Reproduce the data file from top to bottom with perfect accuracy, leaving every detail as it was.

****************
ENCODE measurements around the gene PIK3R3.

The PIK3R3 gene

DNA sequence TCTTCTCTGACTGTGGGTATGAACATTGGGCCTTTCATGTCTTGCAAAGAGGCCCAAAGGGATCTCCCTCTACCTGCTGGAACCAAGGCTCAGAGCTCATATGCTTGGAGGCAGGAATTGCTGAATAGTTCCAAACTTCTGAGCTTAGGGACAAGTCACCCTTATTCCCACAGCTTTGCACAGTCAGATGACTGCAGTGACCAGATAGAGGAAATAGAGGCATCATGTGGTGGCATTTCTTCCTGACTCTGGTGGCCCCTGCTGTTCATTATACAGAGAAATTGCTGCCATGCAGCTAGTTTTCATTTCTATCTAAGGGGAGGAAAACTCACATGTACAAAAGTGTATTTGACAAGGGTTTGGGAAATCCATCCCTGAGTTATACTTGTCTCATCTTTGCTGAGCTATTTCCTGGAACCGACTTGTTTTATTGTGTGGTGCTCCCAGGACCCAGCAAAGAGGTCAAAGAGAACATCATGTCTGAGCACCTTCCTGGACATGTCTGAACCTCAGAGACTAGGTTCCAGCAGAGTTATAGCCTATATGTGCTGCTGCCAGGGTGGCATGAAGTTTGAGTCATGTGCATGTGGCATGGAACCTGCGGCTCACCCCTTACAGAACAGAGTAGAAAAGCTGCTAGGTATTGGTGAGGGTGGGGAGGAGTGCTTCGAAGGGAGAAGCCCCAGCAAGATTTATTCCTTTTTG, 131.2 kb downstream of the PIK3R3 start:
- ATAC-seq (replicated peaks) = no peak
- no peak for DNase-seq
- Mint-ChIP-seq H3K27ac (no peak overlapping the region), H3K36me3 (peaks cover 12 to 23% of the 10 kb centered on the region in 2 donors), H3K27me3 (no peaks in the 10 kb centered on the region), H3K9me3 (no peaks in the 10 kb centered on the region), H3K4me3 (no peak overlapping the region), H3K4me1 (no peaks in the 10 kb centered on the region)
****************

ENCODE measurements around the gene PIK3R3.

The PIK3R3 gene

DNA sequence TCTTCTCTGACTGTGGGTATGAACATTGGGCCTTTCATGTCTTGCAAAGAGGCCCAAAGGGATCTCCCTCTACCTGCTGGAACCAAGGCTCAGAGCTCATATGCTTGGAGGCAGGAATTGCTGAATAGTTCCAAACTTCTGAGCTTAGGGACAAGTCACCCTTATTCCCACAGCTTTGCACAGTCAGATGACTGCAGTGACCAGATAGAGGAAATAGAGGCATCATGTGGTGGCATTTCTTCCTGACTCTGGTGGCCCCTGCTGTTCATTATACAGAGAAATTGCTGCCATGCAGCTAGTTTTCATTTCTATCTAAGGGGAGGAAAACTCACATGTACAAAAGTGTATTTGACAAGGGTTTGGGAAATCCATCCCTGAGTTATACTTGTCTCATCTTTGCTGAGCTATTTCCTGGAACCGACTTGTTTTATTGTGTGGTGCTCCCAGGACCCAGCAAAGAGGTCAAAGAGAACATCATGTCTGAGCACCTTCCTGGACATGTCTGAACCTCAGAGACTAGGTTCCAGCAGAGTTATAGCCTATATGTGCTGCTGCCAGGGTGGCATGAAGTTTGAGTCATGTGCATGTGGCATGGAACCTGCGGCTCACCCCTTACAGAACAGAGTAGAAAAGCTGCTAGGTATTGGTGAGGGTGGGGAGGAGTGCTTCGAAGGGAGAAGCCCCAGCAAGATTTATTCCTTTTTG, 131.2 kb downstream of the PIK3R3 start:
- ATAC-seq (replicated peaks) = no peak
- no peak for DNase-seq
- Mint-ChIP-seq H3K27ac (no peak overlapping the region), H3K36me3 (peaks cover 12 to 23% of the 10 kb centered on the region in 2 donors), H3K27me3 (no peaks in the 10 kb centered on the region), H3K9me3 (no peaks in the 10 kb centered on the region), H3K4me3 (no peak overlapping the region), H3K4me1 (no peaks in the 10 kb centered on the region)